US to extend its jurisdiction over world oil market / News / News agency Inforos
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US to extend its jurisdiction over world oil market

New price shocks possible

US to extend its jurisdiction over world oil market

The discussion of the NOPEC (No Oil Producing and Exporting Cartels Act) anti-cartel draft law by American congressmen has seriously rattled OPEC representatives.

The NOPEC bill is set to authorize US courts to consider antitrust claims against OPEC countries and other states participating in cartel agreements on the oil market. That said, joint actions of other countries’ governments aimed at limiting crude production and price pegging may be recognized as illegal.

Which is, in fact, what OPEC is engaged in.

OPEC Secretary General Mohammad Barkindo told a briefing at the industry-specific conference CERAWeek in Houston that OPEC is keeping a close eye on the law making in the Congress. “We are fully aware of consequences. The legislation as it stands would not serve the interests of the United States, and the interests of the industry overall,” Barkindo said, noting that the responsibility not only for the American, but also for the global market is at stake.

Energy Minister of the United Arab Emirates Suhail Al-Mazrouei shares the OPEC boss’ view. He has complained that OPEC’s work will be paralyzed if the anti-cartel bill NOPEC is passed. Al-Mazrouei told that to a group of American bankers and investors at a hushed meeting within CERAWeek. He explained that if NOPEC is signed into law each OPEC member-state will start raising its production plateau, which will be followed by an oil price crash.

Large market players are also concerned about the anti-cartel draft of legislation. For example, Chief Executive Officer of the British BP Group Bob Dudley said that if adopted the NOPEC bill will have “unpredictable consequences” for the market. He believes that the possibility of legal actions to be initiated against oil-exporting countries can “completely disrupt the world economy.” The top manager views the regulating function of OPEC as advantageous for the oil market, not damaging.

Meanwhile, the Minister of Energy, Industry and Mineral Resources of Saudi Arabia Khalid Al-Falih has demonstrated diplomatic skills in his public commentaries on the NOPEC bill: “The US legislation is in the hands of US legislators, we have no impact on it, they are to decide. We will abide by what they decide. We in Saudi Arabia always abide by all international laws of the countries, in which we have business operations. We have always abided and will be abiding,” the minister said.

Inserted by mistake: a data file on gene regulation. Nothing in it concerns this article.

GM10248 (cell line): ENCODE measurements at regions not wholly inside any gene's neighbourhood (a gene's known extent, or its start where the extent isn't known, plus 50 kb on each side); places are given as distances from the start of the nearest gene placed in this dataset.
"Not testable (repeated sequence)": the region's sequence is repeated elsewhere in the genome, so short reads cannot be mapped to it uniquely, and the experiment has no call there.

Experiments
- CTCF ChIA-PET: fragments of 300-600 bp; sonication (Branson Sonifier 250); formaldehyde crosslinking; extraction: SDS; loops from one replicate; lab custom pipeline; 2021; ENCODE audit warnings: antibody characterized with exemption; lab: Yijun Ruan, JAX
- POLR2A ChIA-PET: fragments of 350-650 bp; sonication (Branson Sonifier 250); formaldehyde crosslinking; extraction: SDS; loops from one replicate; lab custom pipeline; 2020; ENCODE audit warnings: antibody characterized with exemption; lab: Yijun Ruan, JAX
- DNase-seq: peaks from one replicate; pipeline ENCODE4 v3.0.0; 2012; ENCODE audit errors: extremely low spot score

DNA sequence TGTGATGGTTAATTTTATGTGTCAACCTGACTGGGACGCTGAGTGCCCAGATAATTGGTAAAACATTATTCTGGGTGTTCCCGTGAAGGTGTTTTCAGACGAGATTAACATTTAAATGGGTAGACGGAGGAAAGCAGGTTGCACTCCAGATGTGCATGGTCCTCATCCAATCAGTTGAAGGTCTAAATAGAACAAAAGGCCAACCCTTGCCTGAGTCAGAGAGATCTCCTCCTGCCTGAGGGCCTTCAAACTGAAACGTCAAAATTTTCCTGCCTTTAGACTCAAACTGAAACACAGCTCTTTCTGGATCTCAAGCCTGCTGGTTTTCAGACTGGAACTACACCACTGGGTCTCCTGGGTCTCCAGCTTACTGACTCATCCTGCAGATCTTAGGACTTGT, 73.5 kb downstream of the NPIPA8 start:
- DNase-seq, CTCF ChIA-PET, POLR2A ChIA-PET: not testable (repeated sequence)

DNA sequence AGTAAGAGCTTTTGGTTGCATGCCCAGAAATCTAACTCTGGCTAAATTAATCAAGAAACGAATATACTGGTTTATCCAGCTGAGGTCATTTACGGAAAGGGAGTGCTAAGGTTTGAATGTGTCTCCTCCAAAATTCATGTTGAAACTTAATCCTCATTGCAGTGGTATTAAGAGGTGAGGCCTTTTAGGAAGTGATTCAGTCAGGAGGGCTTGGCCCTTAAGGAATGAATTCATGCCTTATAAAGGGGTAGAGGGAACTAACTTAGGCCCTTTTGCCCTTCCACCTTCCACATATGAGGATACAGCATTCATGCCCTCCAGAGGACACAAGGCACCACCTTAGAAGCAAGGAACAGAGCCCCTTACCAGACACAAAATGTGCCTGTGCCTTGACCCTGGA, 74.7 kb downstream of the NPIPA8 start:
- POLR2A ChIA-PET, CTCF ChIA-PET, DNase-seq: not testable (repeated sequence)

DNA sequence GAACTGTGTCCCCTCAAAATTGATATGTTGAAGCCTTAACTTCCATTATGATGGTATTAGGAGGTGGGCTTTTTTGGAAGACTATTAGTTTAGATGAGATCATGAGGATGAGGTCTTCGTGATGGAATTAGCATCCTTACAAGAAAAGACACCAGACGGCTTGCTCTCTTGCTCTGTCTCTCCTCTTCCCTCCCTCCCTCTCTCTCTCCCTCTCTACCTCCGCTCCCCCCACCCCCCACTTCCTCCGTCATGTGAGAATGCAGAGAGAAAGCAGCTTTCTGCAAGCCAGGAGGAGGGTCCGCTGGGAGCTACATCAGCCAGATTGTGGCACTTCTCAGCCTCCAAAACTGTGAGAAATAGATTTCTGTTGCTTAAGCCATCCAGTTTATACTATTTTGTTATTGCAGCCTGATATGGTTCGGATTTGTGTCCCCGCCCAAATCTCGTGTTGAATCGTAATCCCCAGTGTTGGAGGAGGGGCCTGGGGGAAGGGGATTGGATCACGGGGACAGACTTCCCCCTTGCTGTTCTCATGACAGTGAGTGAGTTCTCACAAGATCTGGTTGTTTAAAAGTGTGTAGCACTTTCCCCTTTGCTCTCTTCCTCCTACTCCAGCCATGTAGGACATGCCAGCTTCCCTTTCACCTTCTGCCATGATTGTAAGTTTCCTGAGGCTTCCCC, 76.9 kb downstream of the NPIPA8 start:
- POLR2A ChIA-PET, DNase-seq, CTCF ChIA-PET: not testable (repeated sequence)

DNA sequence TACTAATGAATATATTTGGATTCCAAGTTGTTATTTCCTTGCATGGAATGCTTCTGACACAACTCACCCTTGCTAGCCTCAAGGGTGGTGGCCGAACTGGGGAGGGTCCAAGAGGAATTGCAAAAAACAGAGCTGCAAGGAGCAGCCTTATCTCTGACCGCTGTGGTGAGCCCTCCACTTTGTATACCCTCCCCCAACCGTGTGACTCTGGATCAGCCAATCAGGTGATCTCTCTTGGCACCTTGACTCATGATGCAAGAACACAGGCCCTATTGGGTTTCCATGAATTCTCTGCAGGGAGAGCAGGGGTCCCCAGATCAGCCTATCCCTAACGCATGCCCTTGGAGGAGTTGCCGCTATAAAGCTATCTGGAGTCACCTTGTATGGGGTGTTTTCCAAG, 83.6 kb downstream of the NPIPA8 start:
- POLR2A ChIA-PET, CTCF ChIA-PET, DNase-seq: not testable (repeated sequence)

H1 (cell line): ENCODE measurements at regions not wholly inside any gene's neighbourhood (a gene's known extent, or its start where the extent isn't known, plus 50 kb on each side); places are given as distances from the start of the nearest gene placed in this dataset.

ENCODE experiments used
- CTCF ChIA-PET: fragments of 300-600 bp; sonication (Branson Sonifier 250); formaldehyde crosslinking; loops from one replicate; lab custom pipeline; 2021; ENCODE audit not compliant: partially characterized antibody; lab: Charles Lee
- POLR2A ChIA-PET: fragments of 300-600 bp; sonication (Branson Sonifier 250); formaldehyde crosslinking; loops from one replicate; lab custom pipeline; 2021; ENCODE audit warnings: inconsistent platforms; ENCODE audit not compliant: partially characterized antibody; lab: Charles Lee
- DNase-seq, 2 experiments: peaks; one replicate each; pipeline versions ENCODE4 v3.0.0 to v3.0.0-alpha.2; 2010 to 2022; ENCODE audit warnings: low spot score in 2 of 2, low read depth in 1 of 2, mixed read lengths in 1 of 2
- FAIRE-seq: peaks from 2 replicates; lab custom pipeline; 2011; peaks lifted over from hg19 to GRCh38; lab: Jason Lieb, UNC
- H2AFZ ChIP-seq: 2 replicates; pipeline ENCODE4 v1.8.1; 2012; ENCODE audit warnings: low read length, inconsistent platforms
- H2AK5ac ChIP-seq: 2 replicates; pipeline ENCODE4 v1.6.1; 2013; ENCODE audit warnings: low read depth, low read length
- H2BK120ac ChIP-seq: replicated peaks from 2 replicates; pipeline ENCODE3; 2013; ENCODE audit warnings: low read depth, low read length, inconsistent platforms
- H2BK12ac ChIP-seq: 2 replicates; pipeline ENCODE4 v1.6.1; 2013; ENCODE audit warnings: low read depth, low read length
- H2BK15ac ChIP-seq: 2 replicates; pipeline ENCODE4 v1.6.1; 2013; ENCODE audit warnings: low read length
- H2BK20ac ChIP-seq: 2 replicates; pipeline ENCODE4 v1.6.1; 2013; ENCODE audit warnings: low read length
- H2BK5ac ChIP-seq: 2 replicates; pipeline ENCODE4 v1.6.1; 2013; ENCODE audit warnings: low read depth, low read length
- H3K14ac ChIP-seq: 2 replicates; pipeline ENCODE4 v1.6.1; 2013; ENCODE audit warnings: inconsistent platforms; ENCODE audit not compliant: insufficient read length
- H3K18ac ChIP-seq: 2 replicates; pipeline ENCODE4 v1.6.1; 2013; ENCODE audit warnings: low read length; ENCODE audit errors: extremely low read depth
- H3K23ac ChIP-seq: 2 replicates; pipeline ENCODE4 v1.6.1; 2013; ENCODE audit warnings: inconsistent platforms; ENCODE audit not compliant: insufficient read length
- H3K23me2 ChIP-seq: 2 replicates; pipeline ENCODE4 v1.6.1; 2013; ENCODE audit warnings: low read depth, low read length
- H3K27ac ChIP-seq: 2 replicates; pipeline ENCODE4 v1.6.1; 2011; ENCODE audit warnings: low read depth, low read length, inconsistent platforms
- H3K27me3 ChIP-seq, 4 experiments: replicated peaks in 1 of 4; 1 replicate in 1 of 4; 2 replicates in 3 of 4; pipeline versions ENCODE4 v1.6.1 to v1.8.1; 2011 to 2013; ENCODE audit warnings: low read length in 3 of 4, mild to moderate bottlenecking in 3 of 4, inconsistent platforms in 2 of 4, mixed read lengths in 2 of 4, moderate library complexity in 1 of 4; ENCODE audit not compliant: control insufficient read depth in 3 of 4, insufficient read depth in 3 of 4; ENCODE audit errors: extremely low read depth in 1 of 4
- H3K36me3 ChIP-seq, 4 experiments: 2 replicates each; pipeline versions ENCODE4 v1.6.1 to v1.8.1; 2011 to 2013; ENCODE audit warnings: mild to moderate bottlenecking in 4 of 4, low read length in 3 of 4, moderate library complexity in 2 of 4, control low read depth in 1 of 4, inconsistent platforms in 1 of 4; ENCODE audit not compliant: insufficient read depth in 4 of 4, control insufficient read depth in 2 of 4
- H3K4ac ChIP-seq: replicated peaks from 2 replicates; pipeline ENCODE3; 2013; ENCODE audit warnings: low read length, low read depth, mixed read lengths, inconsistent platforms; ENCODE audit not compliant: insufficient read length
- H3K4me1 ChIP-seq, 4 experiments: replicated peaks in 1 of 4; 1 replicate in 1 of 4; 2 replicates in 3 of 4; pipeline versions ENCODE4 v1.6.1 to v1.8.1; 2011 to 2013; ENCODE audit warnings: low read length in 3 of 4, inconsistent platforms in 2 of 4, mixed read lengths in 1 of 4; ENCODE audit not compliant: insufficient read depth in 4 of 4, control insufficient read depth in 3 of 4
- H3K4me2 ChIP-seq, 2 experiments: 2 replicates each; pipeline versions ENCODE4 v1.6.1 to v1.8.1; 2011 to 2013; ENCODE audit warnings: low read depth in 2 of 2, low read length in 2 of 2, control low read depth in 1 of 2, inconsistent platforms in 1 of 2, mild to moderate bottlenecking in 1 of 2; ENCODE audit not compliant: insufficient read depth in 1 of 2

A reserved stance like that of Riyadh on potential threats to OPEC from Washington’s side is a loud political accompaniment to American authorities. Despite the fact that Saudi Arabia is the key beneficiary of the OPEC+ deal.

Interestingly, the American establishment has no common line on the views regarding NOPEC – specifically, US President Donald Trump provides no comments on that initiative of the Congress at all, though he always eagerly discusses publicly the situation on the ‘black gold’ market and criticizes OPEC’s activities. Whereas US Energy Secretary Rick Perry has repeatedly warned congressmen against taking rash decisions, noting that if passed the bill may substantially unbalance the oil market and trigger price shocks.

Whether the US authorities need cheap oil is not yet clear to themselves. So far Trump has confined himself mainly to tweets criticizing OPEC and consistently urging the cartel publicly to reduce the barrel price. His vague messages containing strong recommendations to OPEC to stop the mess on the ‘black gold’ market can sometimes be read on Twitter as well.

On the other hand, Trump has amped up the stakes regarding promotion of the strategy of the US’ global energy supremacy. For which exponential growth of national liquid hydrocarbons production is basically required. But a high stock exchange price of the barrel is necessary for boosting shale oil production further on in North America. Here the US’ sanctions wars against Iran and Venezuela are precisely for the scenario implying the rise in barrel price too.

While Washington is having apparent problems with sorting out strategic priorities for the development of the world oil market, on OPEC’s side a new horizon is being defined – on March 18 the cartel cancelled a meeting within the OPEC+ framework planned for April. Whereas the production cap agreed by partners in December appears to stay in force in the default mode until July.

Meanwhile, the decision on targeted production volumes of OPEC+ for the second half of 2019 will be made in May or June. The stocks positively responded to the news as on March 19 the price of one barrel of Brent crude oil soared above $68 – the landmark unseen by stock-jobbers since last November.

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